then $$$D(x) g(x^{-1}) = x^{n+1} p(x^{-1})$$$ only has positive powers of $$$x$$$ if $$$D(x)$$$ is divisible by $$$A(x)$$$. Thus, the coefficients near non-positive powers of $$$x^s g(x^{-1})$$$ will not change if we replace $$$x^s$$$ by its remainder modulo $$$A(x)$$$. So, we need coefficients near $$$x^0, x^{-1}, \dots, x^{-n}$$$ of the product $$$R(x) g(x^{-1})$$$, where $$$R(x) \equiv x^s \pmod{A}$$$. Note that only the first $$$2n+1$$$ coefficients of $$$g(x)$$$ affect the result, hence the whole problem may be solved in $$$O(n \log n \log s)$$$ for finding $$$R(x)$$$ and then $$$O(n \log n)$$$ to find $$$f_s, \dots, f_{s+n}$$$.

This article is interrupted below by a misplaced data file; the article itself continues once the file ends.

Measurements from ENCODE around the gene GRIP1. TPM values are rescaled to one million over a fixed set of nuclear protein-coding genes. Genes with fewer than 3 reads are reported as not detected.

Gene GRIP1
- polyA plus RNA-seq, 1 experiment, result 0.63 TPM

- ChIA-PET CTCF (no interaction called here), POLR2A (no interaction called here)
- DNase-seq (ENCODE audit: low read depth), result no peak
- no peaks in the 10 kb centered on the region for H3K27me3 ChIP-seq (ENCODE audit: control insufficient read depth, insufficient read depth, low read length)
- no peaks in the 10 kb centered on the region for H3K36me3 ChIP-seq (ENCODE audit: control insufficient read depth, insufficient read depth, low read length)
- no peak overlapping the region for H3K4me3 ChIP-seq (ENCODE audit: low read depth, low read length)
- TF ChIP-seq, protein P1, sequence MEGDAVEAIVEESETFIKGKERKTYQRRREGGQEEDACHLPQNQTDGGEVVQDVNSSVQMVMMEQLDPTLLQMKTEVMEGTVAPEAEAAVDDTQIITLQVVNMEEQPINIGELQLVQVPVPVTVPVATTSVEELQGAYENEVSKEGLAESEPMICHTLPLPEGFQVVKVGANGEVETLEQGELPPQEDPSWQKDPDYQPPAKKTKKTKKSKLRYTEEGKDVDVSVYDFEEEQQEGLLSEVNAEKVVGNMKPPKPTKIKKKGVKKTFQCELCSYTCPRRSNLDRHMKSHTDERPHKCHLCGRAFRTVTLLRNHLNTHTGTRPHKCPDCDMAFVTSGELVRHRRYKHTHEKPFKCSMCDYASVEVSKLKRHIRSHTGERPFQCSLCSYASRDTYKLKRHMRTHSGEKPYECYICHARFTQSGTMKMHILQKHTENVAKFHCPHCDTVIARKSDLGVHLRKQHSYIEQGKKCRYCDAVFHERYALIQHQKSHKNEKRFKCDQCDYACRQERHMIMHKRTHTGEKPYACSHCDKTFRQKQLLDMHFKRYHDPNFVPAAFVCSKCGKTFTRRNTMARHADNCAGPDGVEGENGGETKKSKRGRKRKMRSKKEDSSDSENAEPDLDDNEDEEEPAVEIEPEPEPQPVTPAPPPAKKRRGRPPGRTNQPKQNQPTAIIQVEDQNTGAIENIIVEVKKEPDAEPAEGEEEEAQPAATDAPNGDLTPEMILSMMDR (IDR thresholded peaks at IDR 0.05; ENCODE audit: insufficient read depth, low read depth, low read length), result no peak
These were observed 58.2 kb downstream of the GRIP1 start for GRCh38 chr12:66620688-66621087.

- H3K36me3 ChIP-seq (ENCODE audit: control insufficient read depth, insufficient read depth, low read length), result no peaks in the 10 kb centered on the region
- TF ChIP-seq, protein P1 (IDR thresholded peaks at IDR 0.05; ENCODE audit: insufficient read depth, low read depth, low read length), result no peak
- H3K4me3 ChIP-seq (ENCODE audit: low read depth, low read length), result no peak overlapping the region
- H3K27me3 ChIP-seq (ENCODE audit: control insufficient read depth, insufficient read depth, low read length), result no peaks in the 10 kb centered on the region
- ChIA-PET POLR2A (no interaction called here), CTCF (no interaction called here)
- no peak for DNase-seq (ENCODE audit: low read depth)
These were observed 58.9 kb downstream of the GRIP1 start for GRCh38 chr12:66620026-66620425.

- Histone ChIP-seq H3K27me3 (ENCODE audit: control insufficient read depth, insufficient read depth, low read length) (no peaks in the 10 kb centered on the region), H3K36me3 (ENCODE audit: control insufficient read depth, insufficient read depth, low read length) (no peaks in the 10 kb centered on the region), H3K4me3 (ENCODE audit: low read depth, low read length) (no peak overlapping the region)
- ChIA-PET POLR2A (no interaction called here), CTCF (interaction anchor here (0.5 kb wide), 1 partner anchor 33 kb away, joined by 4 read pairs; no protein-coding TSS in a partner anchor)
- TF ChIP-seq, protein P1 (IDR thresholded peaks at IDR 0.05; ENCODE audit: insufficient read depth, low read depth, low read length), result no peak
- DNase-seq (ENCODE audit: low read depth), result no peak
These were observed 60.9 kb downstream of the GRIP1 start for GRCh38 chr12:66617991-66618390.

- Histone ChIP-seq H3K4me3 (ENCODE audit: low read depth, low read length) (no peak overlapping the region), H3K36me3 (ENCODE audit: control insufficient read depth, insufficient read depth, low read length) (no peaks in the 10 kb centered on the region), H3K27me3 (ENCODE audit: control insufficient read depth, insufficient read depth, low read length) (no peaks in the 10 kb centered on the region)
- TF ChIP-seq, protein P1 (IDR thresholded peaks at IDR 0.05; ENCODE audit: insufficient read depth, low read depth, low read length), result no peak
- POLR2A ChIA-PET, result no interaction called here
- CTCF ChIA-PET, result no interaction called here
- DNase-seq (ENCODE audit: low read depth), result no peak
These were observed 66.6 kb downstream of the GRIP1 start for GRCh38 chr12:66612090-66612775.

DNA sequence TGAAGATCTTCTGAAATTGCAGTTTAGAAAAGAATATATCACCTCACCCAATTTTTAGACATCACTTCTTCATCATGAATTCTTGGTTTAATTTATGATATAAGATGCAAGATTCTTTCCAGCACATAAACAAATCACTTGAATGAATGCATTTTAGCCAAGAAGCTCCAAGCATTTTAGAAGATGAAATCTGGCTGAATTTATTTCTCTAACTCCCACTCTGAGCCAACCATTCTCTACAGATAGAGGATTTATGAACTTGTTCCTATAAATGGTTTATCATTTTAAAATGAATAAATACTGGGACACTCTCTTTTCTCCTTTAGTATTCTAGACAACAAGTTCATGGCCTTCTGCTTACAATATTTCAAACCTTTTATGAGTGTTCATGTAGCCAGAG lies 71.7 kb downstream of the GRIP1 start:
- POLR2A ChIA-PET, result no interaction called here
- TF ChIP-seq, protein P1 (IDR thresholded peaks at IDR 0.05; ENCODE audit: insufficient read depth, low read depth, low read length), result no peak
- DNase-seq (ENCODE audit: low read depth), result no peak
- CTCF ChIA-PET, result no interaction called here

If you're not comfortable working with negative coefficients, a possibly simpler way to look on it is to notice that

$$$ f_s = [x^{n+1}] \left(f_0 x^{n+1} + f_1 x^n + \dots + f_{n+1} \right) \cdot \left(x^s \bmod A\right). $$$

On the other hand, changing the first polynomial to $$$f_1 x^{n+1} + \dots + f_{n+2}$$$ would yield $$$f_{m+1}$$$ as a result. Altogether, it means that

$$$ \left(f_0 x^{2n+1} + f_1 x^{2n} + \dots + f_{2n+1} \right) \cdot \left(x^s \bmod A\right) $$$

would yield the values $$$f_{s+n}, \dots, f_{s+1}, f_s$$$ in its coefficients near $$$x^{n+1}, x^{n+2}, \dots, x^{2n+1}$$$.

Shift in polynomials

In polynomials, it is possible to implement the solution above in $$$O(n \log n)$$$ instead of $$$O(n \log n \log s)$$$. For this we should note that $$$f(0), f(1), \dots$$$ also form a linear recurrence with a very specific characteristic polynomial $$$q(x) = (1-x)^{n+1}$$$.